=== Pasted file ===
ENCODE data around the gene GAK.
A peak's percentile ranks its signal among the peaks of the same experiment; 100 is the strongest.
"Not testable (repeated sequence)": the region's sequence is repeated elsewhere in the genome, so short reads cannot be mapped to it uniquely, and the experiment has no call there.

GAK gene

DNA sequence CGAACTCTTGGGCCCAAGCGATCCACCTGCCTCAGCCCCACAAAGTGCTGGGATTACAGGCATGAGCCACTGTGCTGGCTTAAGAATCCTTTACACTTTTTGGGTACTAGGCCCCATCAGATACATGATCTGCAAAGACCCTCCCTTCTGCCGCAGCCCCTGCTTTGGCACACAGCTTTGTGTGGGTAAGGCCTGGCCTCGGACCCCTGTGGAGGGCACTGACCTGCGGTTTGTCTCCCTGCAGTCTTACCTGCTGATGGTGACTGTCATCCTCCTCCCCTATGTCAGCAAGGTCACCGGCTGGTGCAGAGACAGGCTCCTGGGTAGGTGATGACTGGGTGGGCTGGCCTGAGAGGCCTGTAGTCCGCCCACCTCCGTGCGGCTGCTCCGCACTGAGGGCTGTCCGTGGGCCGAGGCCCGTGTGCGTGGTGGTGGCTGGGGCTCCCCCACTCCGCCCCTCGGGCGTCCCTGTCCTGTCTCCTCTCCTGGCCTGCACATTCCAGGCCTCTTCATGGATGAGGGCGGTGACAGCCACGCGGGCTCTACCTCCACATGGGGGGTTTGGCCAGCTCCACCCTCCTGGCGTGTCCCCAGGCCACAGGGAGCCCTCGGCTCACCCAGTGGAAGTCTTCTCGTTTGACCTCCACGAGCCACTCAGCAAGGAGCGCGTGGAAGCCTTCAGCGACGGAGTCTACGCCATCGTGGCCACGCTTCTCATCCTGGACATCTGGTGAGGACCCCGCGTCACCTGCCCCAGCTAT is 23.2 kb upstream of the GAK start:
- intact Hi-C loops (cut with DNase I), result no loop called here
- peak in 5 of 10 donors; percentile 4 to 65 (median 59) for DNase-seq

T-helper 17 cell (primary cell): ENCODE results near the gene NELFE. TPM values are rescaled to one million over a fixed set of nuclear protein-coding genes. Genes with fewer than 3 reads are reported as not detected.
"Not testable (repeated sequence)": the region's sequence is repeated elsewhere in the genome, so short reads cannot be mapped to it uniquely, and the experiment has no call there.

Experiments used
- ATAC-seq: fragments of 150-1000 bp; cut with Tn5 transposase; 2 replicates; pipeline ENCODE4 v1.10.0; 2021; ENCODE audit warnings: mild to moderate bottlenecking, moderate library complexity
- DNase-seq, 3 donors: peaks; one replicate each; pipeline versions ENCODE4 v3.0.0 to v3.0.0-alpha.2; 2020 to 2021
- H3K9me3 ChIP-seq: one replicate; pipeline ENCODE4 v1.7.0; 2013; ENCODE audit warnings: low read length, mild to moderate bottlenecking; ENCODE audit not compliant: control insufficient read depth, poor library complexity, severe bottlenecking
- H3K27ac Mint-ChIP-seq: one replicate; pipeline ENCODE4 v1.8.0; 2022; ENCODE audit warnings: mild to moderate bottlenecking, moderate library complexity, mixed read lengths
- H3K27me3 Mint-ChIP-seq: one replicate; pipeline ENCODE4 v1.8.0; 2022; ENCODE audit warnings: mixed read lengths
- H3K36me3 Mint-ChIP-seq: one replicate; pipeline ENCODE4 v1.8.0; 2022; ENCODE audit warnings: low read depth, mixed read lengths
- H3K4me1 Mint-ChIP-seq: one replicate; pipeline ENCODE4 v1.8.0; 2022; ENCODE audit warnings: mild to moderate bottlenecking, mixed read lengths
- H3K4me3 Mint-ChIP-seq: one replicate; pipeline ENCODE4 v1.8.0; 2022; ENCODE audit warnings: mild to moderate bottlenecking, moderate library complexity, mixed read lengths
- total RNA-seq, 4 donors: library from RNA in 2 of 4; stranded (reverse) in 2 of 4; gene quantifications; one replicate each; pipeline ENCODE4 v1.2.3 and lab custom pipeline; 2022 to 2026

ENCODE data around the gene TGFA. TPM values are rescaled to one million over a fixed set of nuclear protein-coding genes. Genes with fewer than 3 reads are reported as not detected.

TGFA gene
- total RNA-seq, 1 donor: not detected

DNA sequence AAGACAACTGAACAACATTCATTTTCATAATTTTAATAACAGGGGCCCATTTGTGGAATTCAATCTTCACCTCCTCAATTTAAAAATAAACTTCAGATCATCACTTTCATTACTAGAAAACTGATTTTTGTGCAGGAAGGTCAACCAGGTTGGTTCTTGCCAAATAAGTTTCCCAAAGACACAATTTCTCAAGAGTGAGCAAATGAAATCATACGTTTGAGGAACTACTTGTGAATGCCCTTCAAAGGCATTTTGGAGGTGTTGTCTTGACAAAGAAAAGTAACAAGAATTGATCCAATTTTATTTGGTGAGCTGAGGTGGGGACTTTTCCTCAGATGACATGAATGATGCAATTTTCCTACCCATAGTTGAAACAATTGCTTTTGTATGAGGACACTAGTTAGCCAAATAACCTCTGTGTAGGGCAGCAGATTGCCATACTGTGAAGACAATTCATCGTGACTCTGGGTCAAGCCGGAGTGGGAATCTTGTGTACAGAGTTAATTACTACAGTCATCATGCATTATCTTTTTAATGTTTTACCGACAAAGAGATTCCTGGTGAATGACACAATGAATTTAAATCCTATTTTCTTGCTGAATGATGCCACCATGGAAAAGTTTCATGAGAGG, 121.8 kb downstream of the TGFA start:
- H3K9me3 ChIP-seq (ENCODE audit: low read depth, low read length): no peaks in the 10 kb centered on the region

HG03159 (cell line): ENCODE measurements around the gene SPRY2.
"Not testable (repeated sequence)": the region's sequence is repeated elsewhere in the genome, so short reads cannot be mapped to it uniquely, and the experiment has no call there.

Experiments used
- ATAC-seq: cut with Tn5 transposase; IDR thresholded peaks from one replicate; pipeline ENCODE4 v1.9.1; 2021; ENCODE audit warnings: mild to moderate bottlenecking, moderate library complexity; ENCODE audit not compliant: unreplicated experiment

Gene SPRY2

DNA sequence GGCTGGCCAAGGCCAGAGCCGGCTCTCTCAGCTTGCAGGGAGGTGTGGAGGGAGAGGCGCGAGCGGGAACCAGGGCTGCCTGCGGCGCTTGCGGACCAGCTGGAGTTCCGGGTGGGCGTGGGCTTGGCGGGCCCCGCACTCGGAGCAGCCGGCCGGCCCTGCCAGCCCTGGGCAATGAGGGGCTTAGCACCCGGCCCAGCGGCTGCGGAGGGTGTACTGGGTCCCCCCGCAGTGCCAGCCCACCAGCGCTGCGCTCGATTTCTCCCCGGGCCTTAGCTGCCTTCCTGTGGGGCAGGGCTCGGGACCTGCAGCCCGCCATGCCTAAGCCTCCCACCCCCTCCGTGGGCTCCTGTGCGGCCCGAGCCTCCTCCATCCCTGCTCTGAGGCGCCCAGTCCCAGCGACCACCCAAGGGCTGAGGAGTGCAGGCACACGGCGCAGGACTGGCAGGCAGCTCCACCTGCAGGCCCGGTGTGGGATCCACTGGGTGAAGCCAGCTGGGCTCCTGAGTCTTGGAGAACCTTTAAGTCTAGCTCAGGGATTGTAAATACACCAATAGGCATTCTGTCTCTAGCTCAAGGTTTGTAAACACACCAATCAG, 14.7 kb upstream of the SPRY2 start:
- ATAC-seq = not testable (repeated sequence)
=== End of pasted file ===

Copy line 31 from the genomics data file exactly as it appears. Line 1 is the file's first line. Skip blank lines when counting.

- ATAC-seq = not testable (repeated sequence)